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Carson Palmer: Oakland Raiders' Poor Decision To Sit Palmer Backfires

OAKLAND, CA - OCTOBER 23:  Carson Palmer #3 of the Oakland Raiders talks with Kyle Boller #7 before a game against the Kansas City Chiefs on October 23, 2011 at O.co Coliseum in Oakland, California.   (Photo by Brian Bahr/Getty Images)
Brian Bahr/Getty Images
Eric BallFeatured ColumnistOctober 23, 2011

Kyle Boller is who we thought he is.

The Oakland Raiders and Carson Palmer decided that the best move to make this week was to sit and watch. No, check that: this was Palmer’s decision.

After the Chiefs went three-and-out, Boller’s first play was a run up the middle for seven yards. After a short Darren McFadden run, Boller threw a third down pass that was intercepted and returned 56 yards for a touchdown by Kendrick Lewis. The game was barely two minutes old.

Right off the bat he had cost his team seven points, and created this statement: regardless of if Palmer feels he’s ready, he has to take the reins with Boller as the backup.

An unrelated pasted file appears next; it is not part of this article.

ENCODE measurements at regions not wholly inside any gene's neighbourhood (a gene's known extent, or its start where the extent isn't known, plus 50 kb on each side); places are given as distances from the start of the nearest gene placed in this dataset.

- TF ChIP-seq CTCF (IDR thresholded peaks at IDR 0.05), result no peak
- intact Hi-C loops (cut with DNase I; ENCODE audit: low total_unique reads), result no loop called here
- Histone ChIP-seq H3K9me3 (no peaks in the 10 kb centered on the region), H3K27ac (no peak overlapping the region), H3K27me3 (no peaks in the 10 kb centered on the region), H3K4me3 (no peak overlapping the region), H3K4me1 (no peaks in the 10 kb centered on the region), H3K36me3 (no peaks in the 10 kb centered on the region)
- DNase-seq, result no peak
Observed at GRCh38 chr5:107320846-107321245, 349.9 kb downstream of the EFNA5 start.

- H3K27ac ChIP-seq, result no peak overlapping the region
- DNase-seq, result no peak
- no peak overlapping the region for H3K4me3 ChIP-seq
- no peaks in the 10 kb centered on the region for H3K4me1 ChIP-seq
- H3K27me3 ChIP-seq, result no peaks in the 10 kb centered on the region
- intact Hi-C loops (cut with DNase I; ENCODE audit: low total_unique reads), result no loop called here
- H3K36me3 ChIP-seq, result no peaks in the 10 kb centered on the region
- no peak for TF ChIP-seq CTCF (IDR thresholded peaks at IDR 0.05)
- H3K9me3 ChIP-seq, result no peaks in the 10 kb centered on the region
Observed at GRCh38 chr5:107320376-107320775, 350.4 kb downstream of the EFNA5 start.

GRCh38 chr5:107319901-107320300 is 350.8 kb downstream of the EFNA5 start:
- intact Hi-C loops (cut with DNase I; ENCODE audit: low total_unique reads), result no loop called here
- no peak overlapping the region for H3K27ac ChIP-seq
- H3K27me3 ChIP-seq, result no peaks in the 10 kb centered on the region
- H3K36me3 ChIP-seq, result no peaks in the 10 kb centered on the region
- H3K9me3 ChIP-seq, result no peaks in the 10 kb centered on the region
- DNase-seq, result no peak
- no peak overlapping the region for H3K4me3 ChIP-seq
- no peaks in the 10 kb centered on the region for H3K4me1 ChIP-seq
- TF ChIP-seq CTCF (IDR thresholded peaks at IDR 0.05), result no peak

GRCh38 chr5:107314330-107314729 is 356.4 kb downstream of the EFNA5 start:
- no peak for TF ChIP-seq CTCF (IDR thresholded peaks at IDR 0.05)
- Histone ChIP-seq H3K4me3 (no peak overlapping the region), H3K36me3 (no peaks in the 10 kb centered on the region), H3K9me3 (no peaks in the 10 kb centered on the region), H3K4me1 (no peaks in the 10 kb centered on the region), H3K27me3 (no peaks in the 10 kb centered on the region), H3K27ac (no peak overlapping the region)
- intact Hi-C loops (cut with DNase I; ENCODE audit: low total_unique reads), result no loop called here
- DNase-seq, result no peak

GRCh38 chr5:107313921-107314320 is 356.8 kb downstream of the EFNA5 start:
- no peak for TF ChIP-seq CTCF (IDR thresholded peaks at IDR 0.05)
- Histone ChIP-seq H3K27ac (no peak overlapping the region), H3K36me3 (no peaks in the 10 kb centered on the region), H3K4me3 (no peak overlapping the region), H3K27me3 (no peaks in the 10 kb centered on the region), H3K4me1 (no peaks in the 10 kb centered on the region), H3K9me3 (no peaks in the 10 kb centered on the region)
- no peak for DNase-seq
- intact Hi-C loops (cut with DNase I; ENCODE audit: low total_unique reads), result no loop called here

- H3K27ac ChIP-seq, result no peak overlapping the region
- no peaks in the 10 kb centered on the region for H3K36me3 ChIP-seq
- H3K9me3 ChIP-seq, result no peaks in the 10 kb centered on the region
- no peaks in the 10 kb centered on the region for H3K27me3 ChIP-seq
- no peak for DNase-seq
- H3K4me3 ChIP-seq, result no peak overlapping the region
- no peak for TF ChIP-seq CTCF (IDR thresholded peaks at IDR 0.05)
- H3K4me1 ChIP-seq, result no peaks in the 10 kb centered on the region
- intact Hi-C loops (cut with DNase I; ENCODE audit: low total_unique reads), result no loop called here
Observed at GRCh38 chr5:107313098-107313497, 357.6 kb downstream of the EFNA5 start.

After a three-and-out, Boller threw yet another interception on the third drive of the game, this time to Brandon Flowers. A third interception in the red zone to Brandon Carr and Boller finished 7-of-11 for 61 yards and three picks, with a 14-point deficit.

He looks awful thus far as the cameras continue to provide viewers with shots of Carson Palmer on the sidelines.

The Raiders gave up at least one first-round pick and possibly another in a move that clearly showed they were ready to win now.

Obviously they didn’t have faith in Boller, so what’s the point of even giving him a shot?

I’m not saying the three early interceptions wouldn’t have happened if Palmer were under center, but it leaves you wondering what could have been.

A home contest against division rival Kansas City, who is still breathing, this is a game the Raiders must win.

Sure, Palmer doesn’t know all of the verbiage, but his previous relationship with head coach Hue Jackson should be enough to get him on the field. He has stayed in shape during his time off and has received glowing comments about his condition and the shape he’s in.

Why not show early signs of strong leadership by putting it on the line right away, showing the same sort of urgency the team showed in bringing you on board?

Let him start the second half and maybe he can salvage this pitiful performance by the Boller in the first half.

If Boller goes back in, this game is all but over.  

 

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